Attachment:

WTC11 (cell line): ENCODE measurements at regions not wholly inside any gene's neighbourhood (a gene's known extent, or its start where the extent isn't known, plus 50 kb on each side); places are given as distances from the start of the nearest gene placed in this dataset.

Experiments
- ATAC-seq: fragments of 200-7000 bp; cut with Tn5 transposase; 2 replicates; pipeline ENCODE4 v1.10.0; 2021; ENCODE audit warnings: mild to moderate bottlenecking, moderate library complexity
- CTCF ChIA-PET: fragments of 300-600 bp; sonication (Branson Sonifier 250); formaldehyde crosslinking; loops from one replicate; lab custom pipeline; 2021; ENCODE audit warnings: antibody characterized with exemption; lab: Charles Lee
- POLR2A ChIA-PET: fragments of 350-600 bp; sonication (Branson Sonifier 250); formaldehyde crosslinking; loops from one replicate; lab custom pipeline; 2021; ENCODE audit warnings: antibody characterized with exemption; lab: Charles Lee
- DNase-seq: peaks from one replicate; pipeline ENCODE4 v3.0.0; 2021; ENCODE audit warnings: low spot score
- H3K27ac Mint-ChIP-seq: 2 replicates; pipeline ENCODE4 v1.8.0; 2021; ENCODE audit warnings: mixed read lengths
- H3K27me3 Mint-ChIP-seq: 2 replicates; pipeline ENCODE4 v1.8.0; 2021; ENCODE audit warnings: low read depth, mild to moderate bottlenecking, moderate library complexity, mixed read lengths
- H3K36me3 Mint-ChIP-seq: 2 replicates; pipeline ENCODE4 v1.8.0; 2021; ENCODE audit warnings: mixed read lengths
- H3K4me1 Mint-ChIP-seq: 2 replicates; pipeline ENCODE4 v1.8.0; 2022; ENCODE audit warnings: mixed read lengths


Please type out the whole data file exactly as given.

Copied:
WTC11 (cell line): ENCODE measurements at regions not wholly inside any gene's neighbourhood (a gene's known extent, or its start where the extent isn't known, plus 50 kb on each side); places are given as distances from the start of the nearest gene placed in this dataset.

Experiments
- ATAC-seq: fragments of 200-7000 bp; cut with Tn5 transposase; 2 replicates; pipeline ENCODE4 v1.10.0; 2021; ENCODE audit warnings: mild to moderate bottlenecking, moderate library complexity
- CTCF ChIA-PET: fragments of 300-600 bp; sonication (Branson Sonifier 250); formaldehyde crosslinking; loops from one replicate; lab custom pipeline; 2021; ENCODE audit warnings: antibody characterized with exemption; lab: Charles Lee
- POLR2A ChIA-PET: fragments of 350-600 bp; sonication (Branson Sonifier 250); formaldehyde crosslinking; loops from one replicate; lab custom pipeline; 2021; ENCODE audit warnings: antibody characterized with exemption; lab: Charles Lee
- DNase-seq: peaks from one replicate; pipeline ENCODE4 v3.0.0; 2021; ENCODE audit warnings: low spot score
- H3K27ac Mint-ChIP-seq: 2 replicates; pipeline ENCODE4 v1.8.0; 2021; ENCODE audit warnings: mixed read lengths
- H3K27me3 Mint-ChIP-seq: 2 replicates; pipeline ENCODE4 v1.8.0; 2021; ENCODE audit warnings: low read depth, mild to moderate bottlenecking, moderate library complexity, mixed read lengths
- H3K36me3 Mint-ChIP-seq: 2 replicates; pipeline ENCODE4 v1.8.0; 2021; ENCODE audit warnings: mixed read lengths
- H3K4me1 Mint-ChIP-seq: 2 replicates; pipeline ENCODE4 v1.8.0; 2022; ENCODE audit warnings: mixed read lengths